Gone are the days when it was necessary to transport briefcases full of cash across borders. Now all money launderers need to do is pack a wallet full of prepaid debit cards.
For instance, one card promotes its annual load limit of $240,000 with “no link to your name or bank account.” It costs $500 and is “issued by an offshore bank and administered in Panama.” Yeah, that sounds legit.
An October report by the 34-nation FATF, the Financial Action Task Force that sets global anti-money laundering standards, cites just a half dozen laundering cases involving prepaid cards in their short history – each involving from $200,000 to $5 million and most in the U.S. Yet Tobon says they have in the past year or so become the preferred method for paying smugglers to move drugs across the U.S.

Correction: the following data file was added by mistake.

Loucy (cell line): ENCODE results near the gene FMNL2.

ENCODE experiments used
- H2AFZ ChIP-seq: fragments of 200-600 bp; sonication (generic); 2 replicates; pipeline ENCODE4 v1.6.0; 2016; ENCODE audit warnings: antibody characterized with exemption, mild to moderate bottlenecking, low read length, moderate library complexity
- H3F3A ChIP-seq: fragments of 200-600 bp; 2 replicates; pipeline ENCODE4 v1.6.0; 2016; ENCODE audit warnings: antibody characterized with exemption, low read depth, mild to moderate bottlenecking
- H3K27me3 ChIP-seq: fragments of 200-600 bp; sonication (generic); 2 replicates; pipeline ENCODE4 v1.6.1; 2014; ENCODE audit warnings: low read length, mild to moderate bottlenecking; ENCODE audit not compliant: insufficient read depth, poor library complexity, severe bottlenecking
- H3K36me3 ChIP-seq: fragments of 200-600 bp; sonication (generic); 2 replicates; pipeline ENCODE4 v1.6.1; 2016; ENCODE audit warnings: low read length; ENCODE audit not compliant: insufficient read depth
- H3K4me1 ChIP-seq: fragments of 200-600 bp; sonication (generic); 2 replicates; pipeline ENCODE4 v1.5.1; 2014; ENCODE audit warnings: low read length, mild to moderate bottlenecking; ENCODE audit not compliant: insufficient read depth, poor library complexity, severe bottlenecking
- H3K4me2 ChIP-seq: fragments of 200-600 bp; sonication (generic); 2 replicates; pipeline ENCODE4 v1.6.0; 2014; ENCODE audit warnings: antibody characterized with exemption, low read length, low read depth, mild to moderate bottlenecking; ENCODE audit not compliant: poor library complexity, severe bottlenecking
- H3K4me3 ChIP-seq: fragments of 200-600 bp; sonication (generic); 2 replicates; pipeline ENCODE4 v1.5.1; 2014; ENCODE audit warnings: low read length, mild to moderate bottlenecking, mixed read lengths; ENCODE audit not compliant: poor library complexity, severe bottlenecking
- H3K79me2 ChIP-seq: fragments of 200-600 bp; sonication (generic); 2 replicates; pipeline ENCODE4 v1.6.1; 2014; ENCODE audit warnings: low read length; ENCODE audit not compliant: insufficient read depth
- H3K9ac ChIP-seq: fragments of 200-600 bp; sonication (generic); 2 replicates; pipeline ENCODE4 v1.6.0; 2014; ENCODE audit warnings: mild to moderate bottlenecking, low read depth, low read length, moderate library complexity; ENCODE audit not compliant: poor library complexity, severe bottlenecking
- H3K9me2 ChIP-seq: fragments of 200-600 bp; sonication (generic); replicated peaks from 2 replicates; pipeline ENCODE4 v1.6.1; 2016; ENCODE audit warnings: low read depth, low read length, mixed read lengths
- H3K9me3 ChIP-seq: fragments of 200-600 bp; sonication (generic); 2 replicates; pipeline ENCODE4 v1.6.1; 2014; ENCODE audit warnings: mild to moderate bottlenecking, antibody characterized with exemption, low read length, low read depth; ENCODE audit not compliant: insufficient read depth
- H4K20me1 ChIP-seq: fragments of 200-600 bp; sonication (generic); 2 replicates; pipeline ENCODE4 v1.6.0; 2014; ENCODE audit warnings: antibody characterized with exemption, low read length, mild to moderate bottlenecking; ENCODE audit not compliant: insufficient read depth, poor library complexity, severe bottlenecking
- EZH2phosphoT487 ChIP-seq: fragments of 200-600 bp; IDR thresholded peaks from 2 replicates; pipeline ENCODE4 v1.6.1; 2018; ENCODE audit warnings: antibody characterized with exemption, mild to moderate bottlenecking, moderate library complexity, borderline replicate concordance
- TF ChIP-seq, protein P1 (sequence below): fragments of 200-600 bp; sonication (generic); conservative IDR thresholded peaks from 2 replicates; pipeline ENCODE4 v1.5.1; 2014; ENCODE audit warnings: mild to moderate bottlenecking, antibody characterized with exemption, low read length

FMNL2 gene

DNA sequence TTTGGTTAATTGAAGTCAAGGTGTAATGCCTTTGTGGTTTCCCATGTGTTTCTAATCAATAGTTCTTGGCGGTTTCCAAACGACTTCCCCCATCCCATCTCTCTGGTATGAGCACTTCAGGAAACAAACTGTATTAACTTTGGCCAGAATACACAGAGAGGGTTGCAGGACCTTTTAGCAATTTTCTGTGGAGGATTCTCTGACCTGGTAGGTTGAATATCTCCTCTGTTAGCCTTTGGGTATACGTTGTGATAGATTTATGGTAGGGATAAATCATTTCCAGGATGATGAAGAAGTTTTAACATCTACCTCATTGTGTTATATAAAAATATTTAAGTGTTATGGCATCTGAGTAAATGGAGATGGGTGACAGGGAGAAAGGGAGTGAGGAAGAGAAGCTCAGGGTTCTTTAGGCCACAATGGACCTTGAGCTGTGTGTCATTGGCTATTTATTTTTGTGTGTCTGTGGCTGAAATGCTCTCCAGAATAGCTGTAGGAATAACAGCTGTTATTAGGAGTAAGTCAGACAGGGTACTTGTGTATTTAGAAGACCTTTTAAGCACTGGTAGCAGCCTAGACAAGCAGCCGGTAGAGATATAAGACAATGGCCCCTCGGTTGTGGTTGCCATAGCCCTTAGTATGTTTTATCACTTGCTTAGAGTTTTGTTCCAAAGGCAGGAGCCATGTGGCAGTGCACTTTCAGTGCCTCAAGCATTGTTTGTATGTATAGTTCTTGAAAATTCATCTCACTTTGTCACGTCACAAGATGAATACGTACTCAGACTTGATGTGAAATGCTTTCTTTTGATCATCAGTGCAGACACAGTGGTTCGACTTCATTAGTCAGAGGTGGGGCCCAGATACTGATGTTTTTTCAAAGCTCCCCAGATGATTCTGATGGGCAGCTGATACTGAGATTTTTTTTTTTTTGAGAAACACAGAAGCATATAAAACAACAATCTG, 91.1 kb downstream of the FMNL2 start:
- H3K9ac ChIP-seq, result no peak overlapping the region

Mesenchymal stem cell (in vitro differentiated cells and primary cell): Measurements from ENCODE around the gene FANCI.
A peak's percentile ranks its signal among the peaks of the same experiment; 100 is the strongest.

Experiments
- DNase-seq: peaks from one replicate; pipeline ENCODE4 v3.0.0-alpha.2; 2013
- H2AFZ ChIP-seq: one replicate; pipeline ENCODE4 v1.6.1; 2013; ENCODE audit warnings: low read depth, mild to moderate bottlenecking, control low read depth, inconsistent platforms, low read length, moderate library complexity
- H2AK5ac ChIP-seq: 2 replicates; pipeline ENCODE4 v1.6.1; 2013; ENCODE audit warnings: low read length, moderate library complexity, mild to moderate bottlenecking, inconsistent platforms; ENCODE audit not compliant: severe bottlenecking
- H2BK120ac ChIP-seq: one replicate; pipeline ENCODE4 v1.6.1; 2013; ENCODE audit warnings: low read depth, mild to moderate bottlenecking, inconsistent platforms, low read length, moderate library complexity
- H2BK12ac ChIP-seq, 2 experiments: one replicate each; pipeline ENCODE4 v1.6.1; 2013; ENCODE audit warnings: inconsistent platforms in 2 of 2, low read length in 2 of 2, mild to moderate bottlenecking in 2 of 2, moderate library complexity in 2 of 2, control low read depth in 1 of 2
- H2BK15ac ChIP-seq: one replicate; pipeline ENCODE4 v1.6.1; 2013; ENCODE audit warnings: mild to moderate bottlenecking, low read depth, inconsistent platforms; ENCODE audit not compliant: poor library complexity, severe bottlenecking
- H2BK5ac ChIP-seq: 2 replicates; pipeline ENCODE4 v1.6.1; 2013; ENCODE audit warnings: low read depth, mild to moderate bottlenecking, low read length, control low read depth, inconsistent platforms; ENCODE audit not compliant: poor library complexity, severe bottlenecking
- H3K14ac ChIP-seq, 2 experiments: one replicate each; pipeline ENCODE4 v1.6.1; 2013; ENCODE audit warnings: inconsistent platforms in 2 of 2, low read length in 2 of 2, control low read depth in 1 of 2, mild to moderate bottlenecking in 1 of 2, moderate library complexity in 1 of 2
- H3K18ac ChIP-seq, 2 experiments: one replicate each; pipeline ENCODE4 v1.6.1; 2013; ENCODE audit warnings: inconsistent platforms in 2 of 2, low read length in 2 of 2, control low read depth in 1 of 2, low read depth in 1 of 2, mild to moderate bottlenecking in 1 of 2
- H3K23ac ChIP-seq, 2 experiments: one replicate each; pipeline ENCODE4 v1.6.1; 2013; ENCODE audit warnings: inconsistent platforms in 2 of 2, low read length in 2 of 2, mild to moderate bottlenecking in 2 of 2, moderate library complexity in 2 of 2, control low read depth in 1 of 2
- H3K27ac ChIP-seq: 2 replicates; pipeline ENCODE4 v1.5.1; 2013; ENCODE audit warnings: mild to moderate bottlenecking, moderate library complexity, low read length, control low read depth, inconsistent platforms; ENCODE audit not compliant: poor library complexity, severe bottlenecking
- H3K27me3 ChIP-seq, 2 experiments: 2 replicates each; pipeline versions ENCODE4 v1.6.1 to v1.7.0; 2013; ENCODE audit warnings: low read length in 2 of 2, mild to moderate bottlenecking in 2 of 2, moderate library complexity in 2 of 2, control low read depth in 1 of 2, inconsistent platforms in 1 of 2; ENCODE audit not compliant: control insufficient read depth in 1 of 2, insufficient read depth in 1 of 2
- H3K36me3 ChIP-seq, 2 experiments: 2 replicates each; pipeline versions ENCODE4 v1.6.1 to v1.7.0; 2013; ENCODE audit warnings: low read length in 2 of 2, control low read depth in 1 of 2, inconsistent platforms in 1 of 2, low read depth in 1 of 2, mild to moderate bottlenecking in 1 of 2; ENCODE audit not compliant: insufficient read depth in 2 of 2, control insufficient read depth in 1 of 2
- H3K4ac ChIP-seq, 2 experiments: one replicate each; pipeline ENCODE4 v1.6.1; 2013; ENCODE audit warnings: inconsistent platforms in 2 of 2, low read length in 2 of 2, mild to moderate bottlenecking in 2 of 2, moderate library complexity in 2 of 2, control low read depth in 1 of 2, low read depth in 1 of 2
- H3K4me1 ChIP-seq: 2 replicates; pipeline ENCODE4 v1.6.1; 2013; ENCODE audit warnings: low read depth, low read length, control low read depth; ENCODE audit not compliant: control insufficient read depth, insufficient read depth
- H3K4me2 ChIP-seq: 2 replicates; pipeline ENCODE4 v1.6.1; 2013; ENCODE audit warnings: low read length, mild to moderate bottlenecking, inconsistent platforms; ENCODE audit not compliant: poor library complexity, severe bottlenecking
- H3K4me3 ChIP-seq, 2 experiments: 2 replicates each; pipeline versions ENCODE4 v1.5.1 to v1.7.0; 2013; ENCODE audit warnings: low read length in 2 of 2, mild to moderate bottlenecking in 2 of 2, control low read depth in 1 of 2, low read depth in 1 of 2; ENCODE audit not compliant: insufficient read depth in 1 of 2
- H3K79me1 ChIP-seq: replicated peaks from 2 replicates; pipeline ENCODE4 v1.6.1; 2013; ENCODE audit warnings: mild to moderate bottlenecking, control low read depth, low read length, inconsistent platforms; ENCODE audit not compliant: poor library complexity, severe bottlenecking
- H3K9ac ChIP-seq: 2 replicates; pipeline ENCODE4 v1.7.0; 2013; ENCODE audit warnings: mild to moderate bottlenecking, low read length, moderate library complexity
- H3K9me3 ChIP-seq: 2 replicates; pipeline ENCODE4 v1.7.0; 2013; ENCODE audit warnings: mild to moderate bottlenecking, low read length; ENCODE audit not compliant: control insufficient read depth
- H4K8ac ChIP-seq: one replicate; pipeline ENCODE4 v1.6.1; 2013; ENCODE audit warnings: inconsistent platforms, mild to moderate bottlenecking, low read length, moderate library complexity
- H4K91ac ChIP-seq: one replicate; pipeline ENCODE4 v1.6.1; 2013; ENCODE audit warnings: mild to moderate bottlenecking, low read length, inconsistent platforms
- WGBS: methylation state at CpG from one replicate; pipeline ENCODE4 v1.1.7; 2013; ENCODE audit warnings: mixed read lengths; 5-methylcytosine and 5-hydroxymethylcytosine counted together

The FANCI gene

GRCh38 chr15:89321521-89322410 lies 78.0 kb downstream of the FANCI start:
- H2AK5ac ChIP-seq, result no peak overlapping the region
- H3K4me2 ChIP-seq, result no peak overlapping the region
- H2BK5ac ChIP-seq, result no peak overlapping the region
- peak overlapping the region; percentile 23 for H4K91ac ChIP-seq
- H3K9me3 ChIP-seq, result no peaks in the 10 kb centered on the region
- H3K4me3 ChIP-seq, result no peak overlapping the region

In Colombia, the financial investigations agency chief says he fears drug traffickers are repatriating huge sums from Europe and Asia with high-limit prepaid cards obtained there….
…”You enter (Colombia) carrying five cards in your pocket and that’s a quarter million dollars,” said Luis Suarez. “And of course they can be reloaded remotely.”
— using Western Union, Paypal or other services, without any links to the depositor’s identity.
More regulation and record-keeping is required to curb money laundering via prepaid debit cards but so far the industry has resisted restrictions saying that it would increase costs that would have to be passed on to the consumer.